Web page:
Barclays: "Equities Rushed To Price In The Reagan 1986 Tax Cuts Before Crashing In 1987"

With concerns rising that the market has gotten well ahead of itself over the practical reality of Trump tax cuts - most recently voiced by Goldman which over the weekend said that "we are approaching the point of maximum optimism and S&P 500 will give back recent gains as investors embrace the reality that tax reform is likely to provide a smaller, later tailwind to corporate earnings than originally expected" - Barclays decided to look at one of recent history's most notable tax regime changes: the Reagan tax cuts.

What it found was interesting.

First, the market wastes no time in factoring in any to corporate taxes and according to Barclays calculations, corporate tax cuts get 85-90% priced in very short order. As an example, Barclays points out that the Reagan 1986 tax cuts showed that equities price in the benefits quickly. Perhaps too quickly.

There were some other notable similarities between the current tax-regime transition and 1986, namely "the oil collapse and growth cycle were also issues in 1986." In any case, a harbinger of the current market rally driven by Trump tax cut hopes, "the S&P 500 rallied 40% pricing in the tax plan before it was really even implemented in July 1987."

The S&P then infamously crashed in October of 1987, for a variety of reasons, one of which, Barclays suggests, was the rapid pricing in of the Reagan tax cuts. In fact, seen this way, the infamous Black Monday crash may have been - in addition to all the other noted catalysts - a very vivid example of "sell the news."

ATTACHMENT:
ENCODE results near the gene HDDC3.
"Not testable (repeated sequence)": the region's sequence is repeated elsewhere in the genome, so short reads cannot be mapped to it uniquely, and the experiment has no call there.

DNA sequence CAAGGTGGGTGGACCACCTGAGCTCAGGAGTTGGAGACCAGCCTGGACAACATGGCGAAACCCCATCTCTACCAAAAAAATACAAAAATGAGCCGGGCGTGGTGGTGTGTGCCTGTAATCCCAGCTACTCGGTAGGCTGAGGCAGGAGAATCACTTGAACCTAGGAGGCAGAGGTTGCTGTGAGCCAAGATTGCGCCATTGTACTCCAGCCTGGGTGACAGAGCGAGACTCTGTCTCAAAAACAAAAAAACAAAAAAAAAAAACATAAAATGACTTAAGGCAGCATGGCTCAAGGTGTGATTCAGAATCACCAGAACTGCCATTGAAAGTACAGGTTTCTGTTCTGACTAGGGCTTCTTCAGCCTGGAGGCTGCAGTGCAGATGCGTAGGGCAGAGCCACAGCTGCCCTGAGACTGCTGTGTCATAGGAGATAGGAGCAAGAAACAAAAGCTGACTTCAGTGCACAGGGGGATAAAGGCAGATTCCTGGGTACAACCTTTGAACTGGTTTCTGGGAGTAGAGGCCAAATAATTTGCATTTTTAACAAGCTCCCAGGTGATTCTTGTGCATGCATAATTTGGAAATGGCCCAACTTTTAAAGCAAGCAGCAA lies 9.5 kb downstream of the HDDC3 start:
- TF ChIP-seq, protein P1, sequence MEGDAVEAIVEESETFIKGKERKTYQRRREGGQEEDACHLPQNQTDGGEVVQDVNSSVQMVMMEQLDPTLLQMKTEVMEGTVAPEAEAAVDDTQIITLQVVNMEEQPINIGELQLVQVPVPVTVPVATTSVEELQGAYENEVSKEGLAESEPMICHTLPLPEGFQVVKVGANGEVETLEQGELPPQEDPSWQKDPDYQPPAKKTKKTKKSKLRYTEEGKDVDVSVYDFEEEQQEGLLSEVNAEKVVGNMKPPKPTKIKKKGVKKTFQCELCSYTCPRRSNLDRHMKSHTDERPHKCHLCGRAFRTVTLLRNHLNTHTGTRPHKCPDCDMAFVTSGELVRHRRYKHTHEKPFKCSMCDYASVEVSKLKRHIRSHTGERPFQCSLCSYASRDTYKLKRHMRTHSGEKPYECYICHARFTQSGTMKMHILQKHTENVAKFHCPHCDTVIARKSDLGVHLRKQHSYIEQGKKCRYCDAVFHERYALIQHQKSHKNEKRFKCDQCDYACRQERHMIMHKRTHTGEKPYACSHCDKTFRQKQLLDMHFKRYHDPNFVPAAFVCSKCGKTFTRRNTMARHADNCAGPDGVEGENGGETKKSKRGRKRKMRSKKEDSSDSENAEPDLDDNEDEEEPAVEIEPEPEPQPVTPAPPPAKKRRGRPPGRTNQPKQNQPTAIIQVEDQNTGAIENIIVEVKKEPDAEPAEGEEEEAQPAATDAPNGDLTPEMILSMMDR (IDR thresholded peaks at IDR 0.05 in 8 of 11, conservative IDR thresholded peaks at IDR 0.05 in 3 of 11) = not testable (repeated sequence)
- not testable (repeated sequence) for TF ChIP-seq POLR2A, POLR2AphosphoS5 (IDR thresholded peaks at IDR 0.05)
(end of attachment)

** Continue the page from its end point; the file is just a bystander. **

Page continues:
There was also good news: for those who survived the 30% drawdown, though the post-1987 period was marred by the crash, S&P 500 EPS actually rose 55% compared to 1986 levels. Barclays foresee a similar dynamic likely playing out whereby the market multiple prices in the first order effects of a tax plan very quickly, once known.

One could perhaps add that the market has already priced most of the tax cut without even knowing the details. On the other hand, Barclays notes, second order effects such as rates and growth will also affect the multiple. Two notable difference between the Reagan and Trump tax cuts, as the level of government indebtedness - far greater now than it was 30 years ago - and the Fed's tightening cycle, which for the time being are seen as bullish although inevitably the market will realize that tighter financial conditions inevitably lead to lower risk prices.